So like me, I believed: enamored of joy but becoming perilous without warning, sensing a hurt or a slight before it is delivered in the same way that a deer will scent a predator moving upwind and dash to safety before the branches fracture with a loud report cracking the silence and she is fallen, throat torn. Only no one understands that; no one understands that the tiny fist that tore a tooth, bloodied, from Tyelkormo’s mouth once was in reply to something he’d meant to say. No, they expected the hurt to be delivered before I was permitted a reaction. I wondered why the sea rose and slapped against my father; I wondered what slight he would have to one day make against it that had earned him such vitriol.
On the beach, the sand glinted in the meager light, and I ran for the sea and let it wrap my legs in its grip. My two eldest brothers had found broad planks of wood and were flopped upon them on their bellies, letting the waves carry them back to the shore, borne high above the sand and dropped, left to tumble in tangle of limbs, left upon the beach like bits of laughing detritus. My mother was close behind me; I could hear the ringing of the phials under her dress. They were four notes then, for we were four ages—none of us yet men—still with many tears left to cry.
I could feel her fright for me, only three years old and standing at the edge of the sea surging with such anger that even my strong whip of a father was left to stumble back to the beach in defeat. But a strange thing happened then, and the sea subsided and grew calm. My brothers on their planks merely bobbed in disappointment, and the water swirled around my knees, the foam it had churned making shapes on the top of it that looked a lot like Tengawar. If I was older, perhaps I could read them; perhaps I could learn what fates were spelled upon the surface of the sea.
I crouched and—before my mother could lift a hand to stop me—cupped my hands and lifted the water to my lips to drink, as I had seen my older brothers do when they reached streams in the forest. The sea lifted and cupped my bottom, as strong and sure as my father’s hand, and it whispered to me to taste of it, to taste of history and fate alike.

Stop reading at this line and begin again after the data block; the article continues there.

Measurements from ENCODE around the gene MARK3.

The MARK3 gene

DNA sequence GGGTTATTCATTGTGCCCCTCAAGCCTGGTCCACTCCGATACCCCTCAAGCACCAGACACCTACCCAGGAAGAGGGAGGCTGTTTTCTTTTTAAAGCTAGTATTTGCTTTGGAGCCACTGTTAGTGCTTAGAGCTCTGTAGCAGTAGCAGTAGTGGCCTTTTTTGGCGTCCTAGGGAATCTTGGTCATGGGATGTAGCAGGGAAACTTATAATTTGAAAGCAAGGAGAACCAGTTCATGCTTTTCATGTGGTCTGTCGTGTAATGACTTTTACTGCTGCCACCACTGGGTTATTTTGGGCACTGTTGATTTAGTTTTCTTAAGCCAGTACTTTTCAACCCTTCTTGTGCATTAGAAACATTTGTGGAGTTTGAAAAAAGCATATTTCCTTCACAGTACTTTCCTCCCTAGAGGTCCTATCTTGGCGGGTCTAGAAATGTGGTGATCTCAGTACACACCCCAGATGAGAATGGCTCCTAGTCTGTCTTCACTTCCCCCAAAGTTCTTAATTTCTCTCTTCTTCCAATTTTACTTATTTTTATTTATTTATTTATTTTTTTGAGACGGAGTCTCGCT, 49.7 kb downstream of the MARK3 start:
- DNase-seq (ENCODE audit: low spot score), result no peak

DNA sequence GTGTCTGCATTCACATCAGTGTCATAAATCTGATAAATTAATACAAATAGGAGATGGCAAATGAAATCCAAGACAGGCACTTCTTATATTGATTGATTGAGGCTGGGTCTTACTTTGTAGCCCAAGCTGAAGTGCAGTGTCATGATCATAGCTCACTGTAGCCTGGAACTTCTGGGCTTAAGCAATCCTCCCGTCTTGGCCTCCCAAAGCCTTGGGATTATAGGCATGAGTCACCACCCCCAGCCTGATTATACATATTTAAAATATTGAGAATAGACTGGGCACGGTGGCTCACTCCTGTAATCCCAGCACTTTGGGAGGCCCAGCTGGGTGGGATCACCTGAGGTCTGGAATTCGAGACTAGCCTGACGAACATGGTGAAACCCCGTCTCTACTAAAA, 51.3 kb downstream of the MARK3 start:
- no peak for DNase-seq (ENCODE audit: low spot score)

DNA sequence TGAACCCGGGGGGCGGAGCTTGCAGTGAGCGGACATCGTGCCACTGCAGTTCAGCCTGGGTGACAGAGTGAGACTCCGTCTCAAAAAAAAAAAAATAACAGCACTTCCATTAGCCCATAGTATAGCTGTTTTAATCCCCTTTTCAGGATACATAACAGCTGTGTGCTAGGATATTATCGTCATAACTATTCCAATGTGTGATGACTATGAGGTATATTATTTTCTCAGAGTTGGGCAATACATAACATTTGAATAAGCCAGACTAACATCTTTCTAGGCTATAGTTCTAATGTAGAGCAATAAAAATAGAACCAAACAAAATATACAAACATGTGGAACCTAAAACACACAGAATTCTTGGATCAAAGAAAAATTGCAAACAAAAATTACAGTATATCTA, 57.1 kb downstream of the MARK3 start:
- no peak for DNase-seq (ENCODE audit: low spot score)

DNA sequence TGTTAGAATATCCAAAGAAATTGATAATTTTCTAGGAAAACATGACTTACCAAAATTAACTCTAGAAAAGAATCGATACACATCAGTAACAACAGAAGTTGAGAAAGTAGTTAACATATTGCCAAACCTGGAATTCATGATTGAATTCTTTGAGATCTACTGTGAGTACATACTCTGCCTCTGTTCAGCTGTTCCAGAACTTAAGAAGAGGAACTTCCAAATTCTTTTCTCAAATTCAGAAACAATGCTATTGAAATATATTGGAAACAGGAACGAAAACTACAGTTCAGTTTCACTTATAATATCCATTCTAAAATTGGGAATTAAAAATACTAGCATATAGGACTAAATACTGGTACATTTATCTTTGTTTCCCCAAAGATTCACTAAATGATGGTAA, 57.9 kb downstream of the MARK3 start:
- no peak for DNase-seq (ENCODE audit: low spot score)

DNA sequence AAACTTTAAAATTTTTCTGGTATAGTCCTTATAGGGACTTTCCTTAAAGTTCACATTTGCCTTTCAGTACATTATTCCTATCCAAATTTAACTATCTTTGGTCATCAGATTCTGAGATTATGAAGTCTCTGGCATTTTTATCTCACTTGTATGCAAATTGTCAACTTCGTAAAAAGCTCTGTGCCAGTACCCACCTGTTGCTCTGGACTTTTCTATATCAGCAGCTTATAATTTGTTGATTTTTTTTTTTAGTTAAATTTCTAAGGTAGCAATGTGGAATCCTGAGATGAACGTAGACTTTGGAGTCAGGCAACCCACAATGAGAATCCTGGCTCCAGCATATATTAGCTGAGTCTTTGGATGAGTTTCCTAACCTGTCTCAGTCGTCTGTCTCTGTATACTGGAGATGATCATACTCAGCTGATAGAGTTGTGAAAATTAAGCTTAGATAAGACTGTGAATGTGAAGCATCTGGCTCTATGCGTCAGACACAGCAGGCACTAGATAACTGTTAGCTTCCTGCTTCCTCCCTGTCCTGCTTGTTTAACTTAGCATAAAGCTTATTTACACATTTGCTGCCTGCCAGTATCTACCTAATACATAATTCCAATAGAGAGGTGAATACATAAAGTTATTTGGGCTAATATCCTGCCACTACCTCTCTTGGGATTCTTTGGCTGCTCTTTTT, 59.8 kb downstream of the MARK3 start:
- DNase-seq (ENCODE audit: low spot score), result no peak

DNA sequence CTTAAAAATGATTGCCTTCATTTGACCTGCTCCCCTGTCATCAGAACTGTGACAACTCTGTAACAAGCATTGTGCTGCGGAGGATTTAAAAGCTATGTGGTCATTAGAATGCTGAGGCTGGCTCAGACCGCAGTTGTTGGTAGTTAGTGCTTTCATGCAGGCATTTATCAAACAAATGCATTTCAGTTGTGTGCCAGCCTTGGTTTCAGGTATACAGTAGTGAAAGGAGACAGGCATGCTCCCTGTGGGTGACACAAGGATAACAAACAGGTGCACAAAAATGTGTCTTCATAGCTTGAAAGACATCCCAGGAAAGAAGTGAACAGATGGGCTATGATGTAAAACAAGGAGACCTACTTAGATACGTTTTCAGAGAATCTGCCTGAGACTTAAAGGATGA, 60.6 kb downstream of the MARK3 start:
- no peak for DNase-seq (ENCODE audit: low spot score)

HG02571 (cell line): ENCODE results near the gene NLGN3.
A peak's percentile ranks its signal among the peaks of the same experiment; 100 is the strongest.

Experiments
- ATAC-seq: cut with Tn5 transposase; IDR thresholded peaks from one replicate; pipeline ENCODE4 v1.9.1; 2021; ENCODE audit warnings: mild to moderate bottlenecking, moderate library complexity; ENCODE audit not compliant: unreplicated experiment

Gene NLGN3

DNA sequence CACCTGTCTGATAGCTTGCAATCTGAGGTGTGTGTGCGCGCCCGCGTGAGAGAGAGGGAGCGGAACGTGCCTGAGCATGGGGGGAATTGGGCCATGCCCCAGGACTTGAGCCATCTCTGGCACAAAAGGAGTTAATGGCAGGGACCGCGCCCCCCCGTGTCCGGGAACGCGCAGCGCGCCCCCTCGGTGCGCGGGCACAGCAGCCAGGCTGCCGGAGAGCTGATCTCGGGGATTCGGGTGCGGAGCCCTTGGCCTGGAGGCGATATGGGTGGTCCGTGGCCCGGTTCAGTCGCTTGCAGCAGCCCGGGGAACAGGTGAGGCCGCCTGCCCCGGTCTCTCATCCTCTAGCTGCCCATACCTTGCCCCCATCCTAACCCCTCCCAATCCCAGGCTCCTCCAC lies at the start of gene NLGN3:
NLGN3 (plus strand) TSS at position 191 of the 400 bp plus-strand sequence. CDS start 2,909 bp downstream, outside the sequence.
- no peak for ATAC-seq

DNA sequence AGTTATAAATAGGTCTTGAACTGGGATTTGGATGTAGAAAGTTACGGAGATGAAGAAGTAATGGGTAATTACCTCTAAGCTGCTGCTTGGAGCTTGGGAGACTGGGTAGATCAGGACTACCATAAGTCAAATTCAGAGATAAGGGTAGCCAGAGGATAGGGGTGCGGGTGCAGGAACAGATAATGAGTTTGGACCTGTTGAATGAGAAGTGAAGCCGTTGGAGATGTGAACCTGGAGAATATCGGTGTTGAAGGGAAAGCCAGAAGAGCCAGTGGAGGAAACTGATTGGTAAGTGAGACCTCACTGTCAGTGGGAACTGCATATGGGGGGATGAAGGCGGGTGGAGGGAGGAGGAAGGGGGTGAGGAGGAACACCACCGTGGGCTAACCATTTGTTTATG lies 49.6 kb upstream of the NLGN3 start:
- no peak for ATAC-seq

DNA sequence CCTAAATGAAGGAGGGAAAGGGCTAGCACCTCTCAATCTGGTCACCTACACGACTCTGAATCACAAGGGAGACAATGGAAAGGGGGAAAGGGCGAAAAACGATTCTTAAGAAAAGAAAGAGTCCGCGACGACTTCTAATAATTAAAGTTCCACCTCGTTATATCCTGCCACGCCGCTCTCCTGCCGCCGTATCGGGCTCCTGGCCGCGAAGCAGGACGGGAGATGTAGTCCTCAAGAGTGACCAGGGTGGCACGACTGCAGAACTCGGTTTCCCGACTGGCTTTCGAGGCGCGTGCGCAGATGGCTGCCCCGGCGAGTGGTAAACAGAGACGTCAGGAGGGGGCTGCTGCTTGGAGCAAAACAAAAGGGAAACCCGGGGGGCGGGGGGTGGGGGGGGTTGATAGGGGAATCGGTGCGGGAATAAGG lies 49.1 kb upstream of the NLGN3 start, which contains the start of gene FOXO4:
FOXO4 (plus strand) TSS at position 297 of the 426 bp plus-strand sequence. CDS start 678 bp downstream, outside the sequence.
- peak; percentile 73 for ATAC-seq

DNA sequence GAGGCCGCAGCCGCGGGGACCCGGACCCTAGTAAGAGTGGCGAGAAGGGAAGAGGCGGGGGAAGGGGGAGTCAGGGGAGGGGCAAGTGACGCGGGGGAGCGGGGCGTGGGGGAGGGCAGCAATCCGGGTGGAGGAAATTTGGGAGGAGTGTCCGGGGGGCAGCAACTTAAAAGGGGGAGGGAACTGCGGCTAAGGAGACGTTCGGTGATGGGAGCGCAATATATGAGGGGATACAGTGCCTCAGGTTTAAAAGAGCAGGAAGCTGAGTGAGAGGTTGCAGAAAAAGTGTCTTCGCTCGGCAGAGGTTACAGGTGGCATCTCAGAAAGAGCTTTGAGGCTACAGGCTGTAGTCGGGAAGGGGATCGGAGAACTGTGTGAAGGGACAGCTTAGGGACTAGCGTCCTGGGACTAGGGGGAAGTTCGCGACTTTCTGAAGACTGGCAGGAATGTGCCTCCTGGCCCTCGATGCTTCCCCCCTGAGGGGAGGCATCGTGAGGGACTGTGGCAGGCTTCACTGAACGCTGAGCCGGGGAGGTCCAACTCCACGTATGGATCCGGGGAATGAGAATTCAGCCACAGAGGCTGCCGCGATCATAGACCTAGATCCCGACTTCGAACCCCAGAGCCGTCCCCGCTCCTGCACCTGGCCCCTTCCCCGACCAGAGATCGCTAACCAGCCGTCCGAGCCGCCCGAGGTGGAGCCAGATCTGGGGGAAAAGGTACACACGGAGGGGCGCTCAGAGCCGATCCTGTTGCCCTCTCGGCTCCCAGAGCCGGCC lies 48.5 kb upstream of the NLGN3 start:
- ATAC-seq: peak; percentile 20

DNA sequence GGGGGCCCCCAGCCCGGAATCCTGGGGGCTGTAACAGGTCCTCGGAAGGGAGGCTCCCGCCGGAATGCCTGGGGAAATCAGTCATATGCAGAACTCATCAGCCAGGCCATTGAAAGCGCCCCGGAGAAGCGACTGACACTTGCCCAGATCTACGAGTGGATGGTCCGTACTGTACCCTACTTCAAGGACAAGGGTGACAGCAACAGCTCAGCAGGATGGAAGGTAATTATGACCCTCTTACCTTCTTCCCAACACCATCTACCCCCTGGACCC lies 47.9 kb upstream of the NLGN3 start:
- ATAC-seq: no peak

My tongue poked out and lapped at the water, and my cupped hands jerked apart then, and the water tumbled with a joyful splash back to the sea. It tasted of salt, of tears, of pain and grief and regret. In it, I tasted the fates of thousands to come before me, some as small as me or as great as the Valar. I heard their pleas for help that had gone unheard, swallowed by the hungry sea.
I was weeping then too, and the sea grew capricious and surged, lifting me and casting me upon my back, for perhaps it wanted to lick my tears too, but it had not considered my mother, standing so close behind me that I was caught and lifted back to dry land and safety. Was that a ringing sound, coming from beneath her clothes? It was hard to tell in the chaos of shouting voices, sand being kicked in plumes beneath running feet heading for me, Nelyo and Atar circling in the shallows where I’d been kneeling and searching for the urchin or jellyfish that must have caused me such grievous hurt. They did not hear the laughter of the sea, did not feel the way that it dashed against their legs as though trying to ensnare them.
In the warmth of my mother’s embrace, there was the soft popping sound of a cork loosed from its tight fit inside the neck of a glass bottle, and the phial kissed cold against my cheeks and thirstily swept away my tears. The ocean muttered behind us, for not a single tear had dropped into the sea.
I discovered that I was strange not long after that. Where normal Elves grew in a manner much like a line being drawn between two points, someone with a cruel sense of humor had bumped the hand drawing my line and sent it skidding across the paper in the wrong direction. Physically, I grew as expected, according to the notches that my father made on one of the beams in the barn on each of our begetting days: smaller than Maitimo had been but taller than Macalaurë and holding pace with Tyelkormo. But where other Elves grew into love—love of learning, love of Arda, love of each other—I did not. Even my parents: my love for them diminished when I caught them looking upon me and thinking that I was strange. Wondering where they had failed with me. No amount of torment could ever have coaxed such thoughts into words, I believed, but they thought about it, and their thoughts reached me and pressed against my mind like an insistent hand upon the door, relentlessly seeking entrance, until I wearied and let them in.
I began to begrudge my mother my tears and cried alone instead. This was itself thought to be strange. Then I stopped crying altogether.
It’s like he feels nothing: not pain nor joy.
Fighting the insistent hand, the pressure, until I wearied and my mother’s thoughts came to me.
He is strange.
My brothers believed me to be afraid of the sea. As we grew older, we rode on journeys of our own, and they often culminated at the sea, for the sea was believed to be a place of rest and rejuvenation, where tired bodies could stretch upon the sand and be washed by the tireless waves. Whooping and kicking their legs high, my brothers would plunge one after the other into the water, bodies striving against the waves, looking back at me to laugh at my fear of the sea.
I paced upon the sand and would not go near.